It can take some skill to get a people on board with a leader's vision, and it can take some skill to get a people from point A to point B. There will rarely be unanimous support for a leader's vision. In the past, people were less in tune to the subtle maneuvering of talented managers. But younger generations in the West have seen enough clever movies to be able to sniff sneakiness, hypocrisy, and manipulation a mile away. This calls for a greater openness than perhaps was necessary of leaders in the past. This is not the age of the sneaky leader.

There is much to be said from a Christian perspective for a servant leader. This is a leader that focuses on serving his or her people in leadership. We have to think of the Philippian hymn (2:6-11), which speaks of how Jesus emptied himself of his divine prerogatives and took the shape of a servant.

Nevertheless, there is a time for directive leadership, and there can be a time when serving the people calls for pushing in ways they might not prefer to be pushed. Such pushing also serves them, however, even though it usually comes at a cost. There is a time to "wipe the dust off your feet" and move on (Matt. 10:14). [3]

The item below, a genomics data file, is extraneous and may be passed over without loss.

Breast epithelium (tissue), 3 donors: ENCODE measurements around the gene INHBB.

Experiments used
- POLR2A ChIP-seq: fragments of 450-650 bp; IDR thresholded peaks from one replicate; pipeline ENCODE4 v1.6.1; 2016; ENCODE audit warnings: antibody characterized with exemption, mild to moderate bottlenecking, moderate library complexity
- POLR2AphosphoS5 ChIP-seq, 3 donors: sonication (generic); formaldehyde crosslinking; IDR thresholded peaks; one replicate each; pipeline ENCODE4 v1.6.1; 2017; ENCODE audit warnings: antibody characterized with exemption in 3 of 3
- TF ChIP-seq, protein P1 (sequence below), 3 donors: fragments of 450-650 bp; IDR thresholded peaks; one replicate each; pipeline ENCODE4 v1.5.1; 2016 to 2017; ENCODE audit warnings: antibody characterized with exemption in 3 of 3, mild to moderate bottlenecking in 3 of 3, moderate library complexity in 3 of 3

5. There are any number of classic theories about leadership that may capture a corner of the situation but that we can probably dismiss as overall theories. For example, we can quickly dismiss the "great man" theory, the idea that "leaders are born, not made." There are leaders of all kinds, with all sorts of personalities and gifts. [4]

However, there are certain traits that are found in a large number of individuals that we would say are typical of great leaders. Northouse mentions the following: intelligence, confidence, charisma, determination, sociability, integrity (Northouse, 28-33). One can be an effective leader without these particular traits. Different situations call for different types of leadership. [5] But these certainly help.